Our Selects: Series is an interview format we run with film and video directors. We ask directors to name key and influential works under the film, campaign, and music video categories. The series aims to broaden horizons of reference and acknowledge works from the back catalog.
You can check out one of Zhang + Knight’s music videos below:
‘Monster’ ATO (2018)
Directed by Zhang + Knight
Below are Zhang + Knight’s picks and what they had to say:
These three films have been massively formative in not only our work, but also in our friendship. They are films that we discovered together and resonated with both of us very instantly and vividly – that sparked hours of discussion and really transformed our understanding of the medium and its possibilities. Each one stands out as a rare moment of perfect synchronicity between us.
Farewell My Concubine (1993)
Directed by Chen Kaige
We watched this film for the first time at 21, and is the only ever time that we’ve seen the queer experience so perfectly distilled. We’re both gay but until watching Concubine we had been unable to articulate the unseen challenges of growing up as ‘other’. Through the film’s central characters it explores the loneliness and almost-physical sense of desexualisation that is felt by many queer people. And just as mind-blowing is the fact that Farewell My Concubine was made in mainland China in the 90’s (although the censors may not have grasped all of its queer nuances!). It is an utterly devastating epic that changed our lives
Penda’s Fen (1974)
Directed by Alan Clarke
Penda’s Fen is an obscure television film from the 1980s which is probably best described as a terrifying pagan foray into English identity. We were shown it at university by a lecturer and were traumatised. Years later we stumbled across a still from the film on a Tumblr blog and desperately sought it out to re-watch (which was pretty hard – distribution of 80’s British TV films is not good!). It’s now firmly cemented as one of our favourite ever films – it’s bombastic, idiosyncratic, and very weird.
Come And See (1985)
Directed by Elem Klimov
Whenever you google Come and See the first thing that comes up is how it’s the most depressing film of all time, which we think puts a lot of people off this absolute masterpiece. It is true that there is a certain amount of shock value to this film, but it is absolutely justified. It depicts trauma and violence with a rawness and delicacy that we have never seen another film come close to emulating, and it is undoubtedly one of the best films of all time.
Essential: Music Videos
When it comes to music videos we are definitely not aligned with the consensus that this is a medium that peaked in the 90’s – the budgets are smaller today, but some of the most nuanced and fearless work is being made now! Each of our selects transformed our understanding of the form and offers a fascinating conduit into the mad minds of their creators.
‘Back Around, Devil’ Dessert (2016)
Directed by Alex Lill
Back Around/Devil is the metaphysical dream and then the nightmare of a morbidly obese wrestler who begins to feel the limitations of his own body. It is an enigmatic masterpiece that resists interpretation and disregards traditional video form. It is deep, layered, and endlessly rich and totally transformed our understanding of music video structure.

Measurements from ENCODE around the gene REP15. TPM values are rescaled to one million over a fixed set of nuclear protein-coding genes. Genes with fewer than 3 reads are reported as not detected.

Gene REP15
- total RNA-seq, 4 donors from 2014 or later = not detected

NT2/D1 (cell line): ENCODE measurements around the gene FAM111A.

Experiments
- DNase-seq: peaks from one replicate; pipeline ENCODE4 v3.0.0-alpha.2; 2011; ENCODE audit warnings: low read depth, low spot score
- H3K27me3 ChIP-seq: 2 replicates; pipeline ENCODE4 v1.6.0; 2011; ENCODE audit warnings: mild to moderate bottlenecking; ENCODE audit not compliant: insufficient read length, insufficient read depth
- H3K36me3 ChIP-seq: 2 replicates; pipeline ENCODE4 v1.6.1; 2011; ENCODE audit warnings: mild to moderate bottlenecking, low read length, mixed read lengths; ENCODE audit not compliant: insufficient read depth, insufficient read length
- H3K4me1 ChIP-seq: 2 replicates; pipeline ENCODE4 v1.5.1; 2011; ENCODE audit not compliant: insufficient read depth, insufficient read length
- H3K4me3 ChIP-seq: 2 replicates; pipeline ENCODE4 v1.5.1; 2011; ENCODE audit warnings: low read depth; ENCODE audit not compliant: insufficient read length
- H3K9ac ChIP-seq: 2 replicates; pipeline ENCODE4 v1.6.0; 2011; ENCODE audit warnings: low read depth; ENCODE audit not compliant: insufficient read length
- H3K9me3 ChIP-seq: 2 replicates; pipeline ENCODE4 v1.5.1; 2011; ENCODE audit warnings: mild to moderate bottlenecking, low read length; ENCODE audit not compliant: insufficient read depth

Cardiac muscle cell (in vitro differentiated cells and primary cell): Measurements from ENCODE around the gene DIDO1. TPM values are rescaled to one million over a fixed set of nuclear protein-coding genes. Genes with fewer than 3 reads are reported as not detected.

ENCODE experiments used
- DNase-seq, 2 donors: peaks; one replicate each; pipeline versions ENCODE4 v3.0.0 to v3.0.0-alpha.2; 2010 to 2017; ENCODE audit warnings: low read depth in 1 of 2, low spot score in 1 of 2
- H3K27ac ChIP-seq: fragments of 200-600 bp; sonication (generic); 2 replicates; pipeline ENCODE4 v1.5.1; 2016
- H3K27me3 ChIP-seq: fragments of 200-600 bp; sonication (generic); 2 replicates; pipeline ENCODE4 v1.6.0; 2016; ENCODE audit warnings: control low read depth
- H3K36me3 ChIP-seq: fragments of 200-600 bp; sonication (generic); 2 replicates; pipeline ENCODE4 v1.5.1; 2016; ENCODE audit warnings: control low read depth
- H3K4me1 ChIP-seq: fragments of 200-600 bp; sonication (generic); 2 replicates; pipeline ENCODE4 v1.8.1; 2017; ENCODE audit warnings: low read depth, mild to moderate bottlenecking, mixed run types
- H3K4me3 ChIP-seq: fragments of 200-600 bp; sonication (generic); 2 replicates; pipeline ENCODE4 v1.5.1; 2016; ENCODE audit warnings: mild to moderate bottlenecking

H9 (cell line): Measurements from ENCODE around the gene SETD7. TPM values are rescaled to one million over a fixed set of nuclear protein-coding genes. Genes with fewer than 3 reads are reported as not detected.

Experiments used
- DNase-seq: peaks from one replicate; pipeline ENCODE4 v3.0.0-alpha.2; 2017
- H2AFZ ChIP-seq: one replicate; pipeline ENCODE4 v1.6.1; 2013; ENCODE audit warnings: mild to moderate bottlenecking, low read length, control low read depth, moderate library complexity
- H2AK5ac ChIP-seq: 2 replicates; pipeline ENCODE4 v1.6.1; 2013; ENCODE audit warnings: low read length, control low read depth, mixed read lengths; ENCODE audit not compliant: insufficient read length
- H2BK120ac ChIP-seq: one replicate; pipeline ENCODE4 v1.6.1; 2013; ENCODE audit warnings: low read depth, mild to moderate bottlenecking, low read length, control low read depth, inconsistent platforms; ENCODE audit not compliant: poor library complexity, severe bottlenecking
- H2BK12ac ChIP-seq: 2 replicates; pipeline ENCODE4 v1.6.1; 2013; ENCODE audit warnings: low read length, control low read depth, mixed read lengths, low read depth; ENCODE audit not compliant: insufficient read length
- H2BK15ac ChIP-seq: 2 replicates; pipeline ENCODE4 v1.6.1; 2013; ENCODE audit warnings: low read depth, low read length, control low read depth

‘Quarrel’ Moses Sumney (2018)
Directed by Allie Avital
This is not a music video. This is just straight-up art. In ‘Quarrel’ Allie uses horses as a conduit to explore the darkness and intricacies of human relationships. When it comes to representations of power, horses can be incredibly symbolic and the shift in the dynamic between them and Moses in this video is masterfully done. They become these erotic yet incredibly morbid objects which transport the viewer into a seductive, intoxicating world.
‘Scales of St Michael’ Jordan Raf (2018)
Directed by Kristoffer Borgli
Kristoffer’s work can loosely be categorised as comedy, but it feels like so much more than that. Beautiful, absurd, and totally disturbing, this video manages to be very human and oddly relatable despite being so bloody weird. Its actual meaning is elusive and simultaneously fills the watcher with feelings of embarrassment and arousal. We’re very glad that it exists!
Great commercials often have a sense of perfect synergy between the client, the agency, and the director. Our selects definitely embody this harmony and occupy that rare space between art and commerce.
‘Party of Five’ Volvo (2018)
Directed by Miles Jay
This series of films by Miles Jay was the thing that first got us really excited about adverts. We had no idea that you were allowed to do small, emotional in-between moments for a huge company like Volvo. These films really transcend the form, the presence of the cars is really important to each little story but they feel really artistic.
‘Our House’ DNB (2015)
Directed by Martin De Thurah
Despite the fact that confusingly this advert seems to have been made for one house for sale (seriously you can google maps the house) It is just a wonderful example of really perfect storytelling. You see a lot of those ‘house changes through time’ concepts but they can often feel glossy and detached from reality. What Martin De Thurah does here is amazing, there is a grit and darkness and a wonderful attention to small details which makes the whole film come alive.
‘Shoemaker’ Ecco (2017)
Directed by Per Hampus
We are both obsessed with this advert, it’s like Terrence Malik on speed. Everything you could possibly want is in this commercial, you’ve got galloping horses, a swarm of birds, a man dramatically playing the violin, shoe robots, flying leather, and a lighthouse. It’s like they asked the question ‘is this too much?’ and said ‘no- ADD MORE!’ It is lyrical, poetic, and bonkers.